Reviewed by Uncle Creepy
Starring Morjana Alaoui, Mylène Jampanoï, Catherine Bégin, Robert Toupin
Directed by Pascal Laugier
Distributed by Genius Products
This film is a tough one for me to call. Even though we have a glowing Martyrs review on our site, I can’t help but disagree. Everyone has been losing their shit over this movie for the better part of a year. Me? I know I am going to take heat for this, but I honestly believe it is over-rated. Before we get to all that though, how about a quick story recap?
Sometimes bad things happen to completely innocent people. Such is the case when we meet a little girl from the Seventies who is battered, beaten, and running for her very life. The victim of a brutal kidnapping, she grows up to become a seriously scarred young woman (Mylene Jampanoi as Lucie) suffering from violent hallucinations. Good thing she has a best friend (Morjana Alaoui as Anna) to go through thick and thin with. One who’ll do anything for her, even help to kill the people who had oppressed and tortured her so many years ago. But there is a bigger, far more intense picture here. This is no ordinary revenge film. To talk further about the plot would truly spoil it so you’re on your own with this one. Let’s get to the movie itself.
Martyrs starts off with a piercing scream and grips you from its opening seconds. The film is unrelenting, scary, violent, and extremely unsettling. But then midway through, once the real plot is revealed, it becomes just another tie a girl to a chair and torture the hell out of her flick. This broke my heart. The first forty-five minutes are incredible. Riveting! Shocking! If only it could have ended right there. Don’t get me wrong; Martyrs‘ third act is shot beautifully and the acting is top notch, but no matter how good it looks, no matter how hard you try, no matter to what lengths you go to dress it up with the most artistic of bows — in the end you’re still left with a chick tied to a chair and screaming while the minutes tick away like hours. The once roaring fire had petered out. By the time it was over, I was disinterested, disappointed, and shockingly bored.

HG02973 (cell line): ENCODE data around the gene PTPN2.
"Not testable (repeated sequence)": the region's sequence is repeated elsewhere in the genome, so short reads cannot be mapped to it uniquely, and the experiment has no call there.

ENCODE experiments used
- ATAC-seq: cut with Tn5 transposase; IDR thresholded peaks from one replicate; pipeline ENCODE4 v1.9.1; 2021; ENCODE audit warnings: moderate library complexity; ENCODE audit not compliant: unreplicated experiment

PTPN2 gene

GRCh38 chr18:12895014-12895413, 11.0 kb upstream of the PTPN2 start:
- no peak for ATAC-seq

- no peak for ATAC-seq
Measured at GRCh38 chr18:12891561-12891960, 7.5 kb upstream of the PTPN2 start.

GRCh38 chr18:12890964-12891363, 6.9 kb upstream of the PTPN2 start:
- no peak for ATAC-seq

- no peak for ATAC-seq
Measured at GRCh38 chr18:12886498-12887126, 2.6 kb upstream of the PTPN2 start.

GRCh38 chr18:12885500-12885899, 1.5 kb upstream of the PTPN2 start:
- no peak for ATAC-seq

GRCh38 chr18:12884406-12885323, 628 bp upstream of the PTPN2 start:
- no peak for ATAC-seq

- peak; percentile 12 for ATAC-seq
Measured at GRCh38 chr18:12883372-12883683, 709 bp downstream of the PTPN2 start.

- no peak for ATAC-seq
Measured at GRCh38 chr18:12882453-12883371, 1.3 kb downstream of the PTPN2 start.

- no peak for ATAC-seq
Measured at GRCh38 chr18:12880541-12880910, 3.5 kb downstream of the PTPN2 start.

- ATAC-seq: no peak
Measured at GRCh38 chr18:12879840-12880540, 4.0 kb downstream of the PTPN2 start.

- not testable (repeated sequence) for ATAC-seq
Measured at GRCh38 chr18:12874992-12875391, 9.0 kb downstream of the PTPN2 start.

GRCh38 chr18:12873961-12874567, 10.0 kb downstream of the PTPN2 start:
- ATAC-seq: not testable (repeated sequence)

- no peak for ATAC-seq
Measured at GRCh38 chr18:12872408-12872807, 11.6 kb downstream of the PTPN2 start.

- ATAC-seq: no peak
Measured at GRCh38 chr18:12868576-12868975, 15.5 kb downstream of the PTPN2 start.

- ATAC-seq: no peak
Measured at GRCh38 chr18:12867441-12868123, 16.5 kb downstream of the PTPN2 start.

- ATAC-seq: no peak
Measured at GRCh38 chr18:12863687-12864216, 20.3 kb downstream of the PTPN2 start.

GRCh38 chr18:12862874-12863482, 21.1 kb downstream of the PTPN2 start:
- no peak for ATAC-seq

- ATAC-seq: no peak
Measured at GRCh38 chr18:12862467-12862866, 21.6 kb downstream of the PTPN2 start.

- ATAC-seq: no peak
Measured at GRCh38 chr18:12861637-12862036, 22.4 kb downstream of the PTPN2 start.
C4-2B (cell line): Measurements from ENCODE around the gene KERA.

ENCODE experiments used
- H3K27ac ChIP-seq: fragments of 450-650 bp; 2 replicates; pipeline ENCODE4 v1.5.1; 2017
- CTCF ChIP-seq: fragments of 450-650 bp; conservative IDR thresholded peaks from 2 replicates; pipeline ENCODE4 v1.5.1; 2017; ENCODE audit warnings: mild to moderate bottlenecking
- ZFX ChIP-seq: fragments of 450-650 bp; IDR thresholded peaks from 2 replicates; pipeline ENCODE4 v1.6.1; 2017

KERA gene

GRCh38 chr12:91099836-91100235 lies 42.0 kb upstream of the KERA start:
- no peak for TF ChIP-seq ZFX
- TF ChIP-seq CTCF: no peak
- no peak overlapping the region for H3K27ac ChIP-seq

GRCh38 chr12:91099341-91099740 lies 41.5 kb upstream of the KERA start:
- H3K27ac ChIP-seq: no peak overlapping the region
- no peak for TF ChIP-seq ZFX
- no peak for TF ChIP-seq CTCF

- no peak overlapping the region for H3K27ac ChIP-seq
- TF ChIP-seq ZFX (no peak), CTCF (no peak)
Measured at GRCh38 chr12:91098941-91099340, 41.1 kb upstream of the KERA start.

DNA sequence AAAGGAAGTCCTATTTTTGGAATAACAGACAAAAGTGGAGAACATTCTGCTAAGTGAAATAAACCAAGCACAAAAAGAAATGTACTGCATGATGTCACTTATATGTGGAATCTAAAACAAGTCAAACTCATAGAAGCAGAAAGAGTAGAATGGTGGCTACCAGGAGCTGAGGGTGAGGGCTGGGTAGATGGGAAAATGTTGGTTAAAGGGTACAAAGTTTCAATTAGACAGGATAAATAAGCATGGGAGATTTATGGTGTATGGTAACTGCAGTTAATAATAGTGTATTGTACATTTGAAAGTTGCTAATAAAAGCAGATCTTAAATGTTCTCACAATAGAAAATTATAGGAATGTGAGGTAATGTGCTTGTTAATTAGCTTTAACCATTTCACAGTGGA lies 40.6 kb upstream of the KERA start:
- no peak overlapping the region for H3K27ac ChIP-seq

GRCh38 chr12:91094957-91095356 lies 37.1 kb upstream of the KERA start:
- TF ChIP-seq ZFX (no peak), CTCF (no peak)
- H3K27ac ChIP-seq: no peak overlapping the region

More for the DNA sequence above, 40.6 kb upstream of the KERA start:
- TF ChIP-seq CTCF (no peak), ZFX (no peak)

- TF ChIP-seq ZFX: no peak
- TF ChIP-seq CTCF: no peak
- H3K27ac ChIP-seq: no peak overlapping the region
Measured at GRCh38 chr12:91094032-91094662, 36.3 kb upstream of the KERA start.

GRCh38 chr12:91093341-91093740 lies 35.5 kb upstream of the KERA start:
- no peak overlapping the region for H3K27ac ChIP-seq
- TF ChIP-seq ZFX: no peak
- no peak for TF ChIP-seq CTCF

In terms of special features there’s not a lot, but what we do get is quality. Things kick off with an introduction to the film by writer/director Pascal Laugier, and from there fans can check out the hour-long documentary titled, cleverly enough, The Making-of Martyrs. Interesting if not a tad pretentious, the documentary does a fine job of doling out the expected behind-the-scenes goods. Tack on the teaser trailer and the full trailer, and there you have it.
Martyrs is a fine film that’s well above average, and with it Pascal Laugier proves that he has the chops to hang with the best of horror’s heavyweights. I expect everyone’s apt to have a different reaction to the movie as it is no doubt polarizing. This really isn’t something to like or dislike as much as it is an experience to be appreciated. Even though for my money it ends up feeling all too familiar by the end credits, it still does what it does better than most.
3 1/2 out of 5
3 1/2 out of 5
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